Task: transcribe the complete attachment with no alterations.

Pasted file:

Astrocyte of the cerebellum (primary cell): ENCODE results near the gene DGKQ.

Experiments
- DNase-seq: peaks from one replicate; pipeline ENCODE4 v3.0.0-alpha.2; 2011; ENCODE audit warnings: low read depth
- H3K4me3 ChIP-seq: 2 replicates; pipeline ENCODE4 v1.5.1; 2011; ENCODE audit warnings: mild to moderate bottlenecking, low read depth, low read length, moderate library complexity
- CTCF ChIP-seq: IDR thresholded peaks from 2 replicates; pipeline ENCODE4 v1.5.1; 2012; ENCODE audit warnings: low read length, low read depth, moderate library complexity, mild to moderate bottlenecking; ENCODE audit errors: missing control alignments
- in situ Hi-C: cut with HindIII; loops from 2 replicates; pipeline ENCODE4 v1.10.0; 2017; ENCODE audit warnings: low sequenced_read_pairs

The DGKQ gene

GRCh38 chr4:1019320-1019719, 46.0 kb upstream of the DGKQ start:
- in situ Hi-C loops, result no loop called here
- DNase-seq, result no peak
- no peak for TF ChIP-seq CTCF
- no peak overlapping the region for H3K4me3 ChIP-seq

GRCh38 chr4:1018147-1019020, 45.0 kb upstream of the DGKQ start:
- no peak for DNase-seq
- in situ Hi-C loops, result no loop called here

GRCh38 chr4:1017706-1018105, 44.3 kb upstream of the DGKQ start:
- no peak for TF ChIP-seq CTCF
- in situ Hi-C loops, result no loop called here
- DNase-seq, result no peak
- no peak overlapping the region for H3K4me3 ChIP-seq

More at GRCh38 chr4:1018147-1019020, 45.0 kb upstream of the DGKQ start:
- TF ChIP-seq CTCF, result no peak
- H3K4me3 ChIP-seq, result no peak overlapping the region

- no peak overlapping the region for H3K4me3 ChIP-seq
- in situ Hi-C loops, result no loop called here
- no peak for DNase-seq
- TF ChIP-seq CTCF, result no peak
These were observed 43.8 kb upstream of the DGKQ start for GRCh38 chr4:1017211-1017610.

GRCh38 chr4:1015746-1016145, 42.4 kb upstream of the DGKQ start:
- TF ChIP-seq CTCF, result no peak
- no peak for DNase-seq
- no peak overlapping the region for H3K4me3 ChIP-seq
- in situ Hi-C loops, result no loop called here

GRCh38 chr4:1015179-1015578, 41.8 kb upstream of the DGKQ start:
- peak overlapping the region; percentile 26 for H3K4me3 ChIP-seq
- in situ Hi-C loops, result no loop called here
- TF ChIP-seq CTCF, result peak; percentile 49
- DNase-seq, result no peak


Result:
Astrocyte of the cerebellum (primary cell): ENCODE results near the gene DGKQ.

Experiments
- DNase-seq: peaks from one replicate; pipeline ENCODE4 v3.0.0-alpha.2; 2011; ENCODE audit warnings: low read depth
- H3K4me3 ChIP-seq: 2 replicates; pipeline ENCODE4 v1.5.1; 2011; ENCODE audit warnings: mild to moderate bottlenecking, low read depth, low read length, moderate library complexity
- CTCF ChIP-seq: IDR thresholded peaks from 2 replicates; pipeline ENCODE4 v1.5.1; 2012; ENCODE audit warnings: low read length, low read depth, moderate library complexity, mild to moderate bottlenecking; ENCODE audit errors: missing control alignments
- in situ Hi-C: cut with HindIII; loops from 2 replicates; pipeline ENCODE4 v1.10.0; 2017; ENCODE audit warnings: low sequenced_read_pairs

The DGKQ gene

GRCh38 chr4:1019320-1019719, 46.0 kb upstream of the DGKQ start:
- in situ Hi-C loops, result no loop called here
- DNase-seq, result no peak
- no peak for TF ChIP-seq CTCF
- no peak overlapping the region for H3K4me3 ChIP-seq

GRCh38 chr4:1018147-1019020, 45.0 kb upstream of the DGKQ start:
- no peak for DNase-seq
- in situ Hi-C loops, result no loop called here

GRCh38 chr4:1017706-1018105, 44.3 kb upstream of the DGKQ start:
- no peak for TF ChIP-seq CTCF
- in situ Hi-C loops, result no loop called here
- DNase-seq, result no peak
- no peak overlapping the region for H3K4me3 ChIP-seq

More at GRCh38 chr4:1018147-1019020, 45.0 kb upstream of the DGKQ start:
- TF ChIP-seq CTCF, result no peak
- H3K4me3 ChIP-seq, result no peak overlapping the region

- no peak overlapping the region for H3K4me3 ChIP-seq
- in situ Hi-C loops, result no loop called here
- no peak for DNase-seq
- TF ChIP-seq CTCF, result no peak
These were observed 43.8 kb upstream of the DGKQ start for GRCh38 chr4:1017211-1017610.

GRCh38 chr4:1015746-1016145, 42.4 kb upstream of the DGKQ start:
- TF ChIP-seq CTCF, result no peak
- no peak for DNase-seq
- no peak overlapping the region for H3K4me3 ChIP-seq
- in situ Hi-C loops, result no loop called here

GRCh38 chr4:1015179-1015578, 41.8 kb upstream of the DGKQ start:
- peak overlapping the region; percentile 26 for H3K4me3 ChIP-seq
- in situ Hi-C loops, result no loop called here
- TF ChIP-seq CTCF, result peak; percentile 49
- DNase-seq, result no peak